A second observation is that the case studies examined by Hall vary widely in terms of popular awareness. Some of the issues are known to the general public and possibly constitute matters for intense political debates, while others remain largely a matter of discussion for specialists. While it would be easy to think that accounts in popular media are more exposed to superficiality and looseness, Hall's book has the merit to show that, as debates grow more tangled, it becomes easier even for scholars to accept or reject a certain interpretation without recalling the assumptions and the reasoning process behind it.
Given that no category of observers seems immune from the risk of embracing or questioning a hypothesis without fully understanding its origins and its evolution, and considering the emphasis Hall places on contextualizing the evidence, whether textual or archaeological, it is somewhat surprising to notice the limited space dedicated to the sociopolitical implications of certain interpretations of the past. Hall is aware of the echoes that such debates can create beyond the scholarly community, but a specific treatment of them is provided only for well-known cases, such as the tombs at Vergina.
Elsewhere, only scattered hints of these ramifications are dropped into the text. The chapter on “The City of Romulus,” for example, opens with the mention of a 2005 article published in Rome's main newspaper which reports on the results of the excavations conducted by Andrea Carandini in the Roman forum (119). According to the piece, the discoveries confirmed the traditions about Romulus and the birth of the city in 753 BC, a conclusion which crowns a series of links between previously unearthed remains and elements of the Romulean legends made by the excavator. After summarizing these stages of research, Hall comments on the weight placed on the literary sources by a scholar known for giving more credit to archaeological than to textual evidence (122). This turn of perspective, however, is presented as if Carandini had reached it on his own, without examining what other factors could have influenced it. One could ask, for example, what role the Italian mainstream press had had in shaping a favorable atmosphere for such an interpretation, what place the figure of Romulus has occupied in the public imagination of post-war Italy, after the abuses of the Fascist period, and what practical effects his evocation has or could have, for example regarding the management of ancient cultural heritage in Italy.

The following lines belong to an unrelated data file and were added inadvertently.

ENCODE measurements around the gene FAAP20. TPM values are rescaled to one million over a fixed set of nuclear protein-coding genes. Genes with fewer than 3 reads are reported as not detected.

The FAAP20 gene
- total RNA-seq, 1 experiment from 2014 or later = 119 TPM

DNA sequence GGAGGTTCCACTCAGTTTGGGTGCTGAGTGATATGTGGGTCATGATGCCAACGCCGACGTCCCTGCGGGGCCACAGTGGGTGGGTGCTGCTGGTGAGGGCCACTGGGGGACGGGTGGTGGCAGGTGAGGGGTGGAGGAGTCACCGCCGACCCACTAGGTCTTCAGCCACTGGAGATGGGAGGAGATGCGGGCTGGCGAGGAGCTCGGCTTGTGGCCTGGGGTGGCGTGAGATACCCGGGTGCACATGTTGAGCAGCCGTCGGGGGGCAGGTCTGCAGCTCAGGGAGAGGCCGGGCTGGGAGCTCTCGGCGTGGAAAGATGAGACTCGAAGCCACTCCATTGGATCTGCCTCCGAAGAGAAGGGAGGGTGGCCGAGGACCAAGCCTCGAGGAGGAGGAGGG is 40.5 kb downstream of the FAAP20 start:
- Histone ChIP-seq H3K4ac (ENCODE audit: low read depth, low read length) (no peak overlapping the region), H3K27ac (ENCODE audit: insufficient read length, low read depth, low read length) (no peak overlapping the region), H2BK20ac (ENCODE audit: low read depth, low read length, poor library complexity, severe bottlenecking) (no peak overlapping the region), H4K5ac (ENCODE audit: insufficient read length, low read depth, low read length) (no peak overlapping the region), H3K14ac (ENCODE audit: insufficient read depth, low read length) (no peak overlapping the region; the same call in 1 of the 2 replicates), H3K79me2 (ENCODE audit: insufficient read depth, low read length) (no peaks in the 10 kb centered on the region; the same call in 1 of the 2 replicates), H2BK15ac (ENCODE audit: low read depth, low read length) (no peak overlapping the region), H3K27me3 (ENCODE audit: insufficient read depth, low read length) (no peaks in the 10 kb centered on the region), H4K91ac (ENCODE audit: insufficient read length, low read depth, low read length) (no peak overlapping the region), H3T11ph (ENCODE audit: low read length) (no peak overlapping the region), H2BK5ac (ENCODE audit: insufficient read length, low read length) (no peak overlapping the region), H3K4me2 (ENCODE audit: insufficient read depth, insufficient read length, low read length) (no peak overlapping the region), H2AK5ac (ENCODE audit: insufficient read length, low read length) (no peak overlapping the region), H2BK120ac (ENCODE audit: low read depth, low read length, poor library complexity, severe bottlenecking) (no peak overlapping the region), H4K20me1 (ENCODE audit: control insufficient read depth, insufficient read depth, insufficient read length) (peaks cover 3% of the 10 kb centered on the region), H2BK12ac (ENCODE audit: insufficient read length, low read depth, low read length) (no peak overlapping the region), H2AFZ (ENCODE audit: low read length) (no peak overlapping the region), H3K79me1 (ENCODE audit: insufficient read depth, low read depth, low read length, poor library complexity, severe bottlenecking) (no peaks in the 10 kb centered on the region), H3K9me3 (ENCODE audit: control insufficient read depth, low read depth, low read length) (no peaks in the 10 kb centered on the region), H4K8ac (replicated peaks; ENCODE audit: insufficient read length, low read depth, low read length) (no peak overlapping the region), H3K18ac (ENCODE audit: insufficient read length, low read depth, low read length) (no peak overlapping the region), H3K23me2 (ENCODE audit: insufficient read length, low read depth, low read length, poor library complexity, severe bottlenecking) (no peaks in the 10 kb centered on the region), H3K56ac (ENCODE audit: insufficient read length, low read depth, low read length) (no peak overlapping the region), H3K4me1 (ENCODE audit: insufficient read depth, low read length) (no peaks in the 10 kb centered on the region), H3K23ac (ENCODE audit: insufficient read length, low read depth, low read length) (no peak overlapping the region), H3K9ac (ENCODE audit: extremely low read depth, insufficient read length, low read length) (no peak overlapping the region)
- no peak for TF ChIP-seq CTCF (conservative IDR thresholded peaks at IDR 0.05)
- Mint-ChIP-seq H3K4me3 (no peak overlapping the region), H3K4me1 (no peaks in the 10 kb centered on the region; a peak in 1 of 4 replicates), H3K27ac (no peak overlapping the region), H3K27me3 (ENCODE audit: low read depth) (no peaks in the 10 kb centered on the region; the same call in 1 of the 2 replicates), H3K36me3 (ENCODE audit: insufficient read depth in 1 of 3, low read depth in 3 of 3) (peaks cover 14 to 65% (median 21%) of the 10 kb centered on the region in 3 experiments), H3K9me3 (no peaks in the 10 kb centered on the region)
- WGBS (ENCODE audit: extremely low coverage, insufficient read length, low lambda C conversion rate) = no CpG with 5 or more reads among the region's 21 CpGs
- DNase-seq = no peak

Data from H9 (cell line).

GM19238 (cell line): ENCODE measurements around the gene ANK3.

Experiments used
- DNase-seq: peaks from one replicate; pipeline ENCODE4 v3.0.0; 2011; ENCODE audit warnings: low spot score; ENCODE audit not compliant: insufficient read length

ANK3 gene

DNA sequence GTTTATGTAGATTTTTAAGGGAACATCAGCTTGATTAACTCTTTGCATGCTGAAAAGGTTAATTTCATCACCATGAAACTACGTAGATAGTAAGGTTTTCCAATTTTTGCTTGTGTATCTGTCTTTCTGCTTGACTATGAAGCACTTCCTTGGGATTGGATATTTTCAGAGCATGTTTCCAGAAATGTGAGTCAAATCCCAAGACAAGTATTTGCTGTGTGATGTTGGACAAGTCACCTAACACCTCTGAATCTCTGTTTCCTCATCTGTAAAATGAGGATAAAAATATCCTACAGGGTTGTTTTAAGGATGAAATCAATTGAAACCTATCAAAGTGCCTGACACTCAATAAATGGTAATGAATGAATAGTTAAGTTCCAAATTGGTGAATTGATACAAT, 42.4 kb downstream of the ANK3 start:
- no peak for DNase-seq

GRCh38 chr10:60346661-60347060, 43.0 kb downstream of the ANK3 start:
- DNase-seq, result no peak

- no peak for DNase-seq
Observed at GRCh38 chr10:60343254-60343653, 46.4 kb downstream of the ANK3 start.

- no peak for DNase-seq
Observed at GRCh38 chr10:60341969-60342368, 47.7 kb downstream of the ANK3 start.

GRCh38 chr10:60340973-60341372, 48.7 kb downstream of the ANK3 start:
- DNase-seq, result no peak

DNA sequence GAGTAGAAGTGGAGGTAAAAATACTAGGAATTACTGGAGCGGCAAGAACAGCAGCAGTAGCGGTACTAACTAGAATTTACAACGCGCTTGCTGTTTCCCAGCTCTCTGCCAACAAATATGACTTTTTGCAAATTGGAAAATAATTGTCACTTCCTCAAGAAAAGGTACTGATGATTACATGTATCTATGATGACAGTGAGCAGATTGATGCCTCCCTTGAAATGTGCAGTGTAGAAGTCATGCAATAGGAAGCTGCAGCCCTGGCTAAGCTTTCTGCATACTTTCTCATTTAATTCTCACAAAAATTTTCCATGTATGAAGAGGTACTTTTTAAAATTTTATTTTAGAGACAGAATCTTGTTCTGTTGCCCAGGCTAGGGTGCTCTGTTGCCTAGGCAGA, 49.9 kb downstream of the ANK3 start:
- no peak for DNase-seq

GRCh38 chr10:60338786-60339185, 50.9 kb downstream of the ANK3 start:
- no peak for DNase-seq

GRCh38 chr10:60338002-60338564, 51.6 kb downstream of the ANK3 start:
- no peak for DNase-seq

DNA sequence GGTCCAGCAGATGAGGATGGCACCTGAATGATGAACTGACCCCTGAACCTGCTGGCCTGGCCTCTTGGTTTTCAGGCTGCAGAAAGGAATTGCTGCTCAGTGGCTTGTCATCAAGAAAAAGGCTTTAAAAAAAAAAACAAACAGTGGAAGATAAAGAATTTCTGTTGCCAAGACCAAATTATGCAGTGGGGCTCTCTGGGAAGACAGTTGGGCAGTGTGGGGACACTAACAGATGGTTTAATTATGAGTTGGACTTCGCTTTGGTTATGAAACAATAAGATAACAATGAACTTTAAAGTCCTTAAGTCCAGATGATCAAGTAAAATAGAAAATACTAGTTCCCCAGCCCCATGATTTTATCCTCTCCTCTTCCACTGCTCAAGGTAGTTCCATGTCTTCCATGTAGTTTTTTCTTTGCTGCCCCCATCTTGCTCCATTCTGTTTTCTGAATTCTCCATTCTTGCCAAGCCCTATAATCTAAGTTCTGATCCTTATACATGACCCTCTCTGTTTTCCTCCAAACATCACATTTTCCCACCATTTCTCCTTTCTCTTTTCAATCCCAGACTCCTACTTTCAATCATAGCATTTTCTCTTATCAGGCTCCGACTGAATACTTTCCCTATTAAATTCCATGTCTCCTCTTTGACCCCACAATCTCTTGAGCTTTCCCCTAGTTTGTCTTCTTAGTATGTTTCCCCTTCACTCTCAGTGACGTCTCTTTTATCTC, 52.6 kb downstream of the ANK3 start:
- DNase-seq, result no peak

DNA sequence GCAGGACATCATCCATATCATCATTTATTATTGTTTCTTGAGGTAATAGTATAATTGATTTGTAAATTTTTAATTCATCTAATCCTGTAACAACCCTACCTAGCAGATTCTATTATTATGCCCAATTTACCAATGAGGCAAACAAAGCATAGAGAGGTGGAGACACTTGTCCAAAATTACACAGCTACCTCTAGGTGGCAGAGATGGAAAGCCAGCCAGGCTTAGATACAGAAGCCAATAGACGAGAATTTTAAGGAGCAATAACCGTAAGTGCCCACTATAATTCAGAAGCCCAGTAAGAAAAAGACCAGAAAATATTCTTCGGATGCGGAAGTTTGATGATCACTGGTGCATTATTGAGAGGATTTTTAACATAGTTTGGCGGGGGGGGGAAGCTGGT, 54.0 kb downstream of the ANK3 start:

In conclusion, the author provides a careful and informative introduction to the case studies, but the true value of the book lies in the analysis of the flaws or weak points that characterize the research about each subject. As Hall himself points out (xv), the book is most useful for advanced undergraduates and graduate students, but its intended readership includes informed non-specialists. While he recommends it primarily to students of ancient history, Artifact and Artifice could be effectively used in any classics or classical archaeology program to build awareness of methodological problems related to the use of texts and artifacts as evidence. Its use in the classroom might require some work on the part of the instructor, especially if he or she wants to build an itinerary centered on a particular question, such as the “search for the individual.” The newly discovered tomb at Amphipolis, and the readiness with which names have been flung around in connection with it, indicate that concerns about such interpretative processes are by no means pointless or outdated.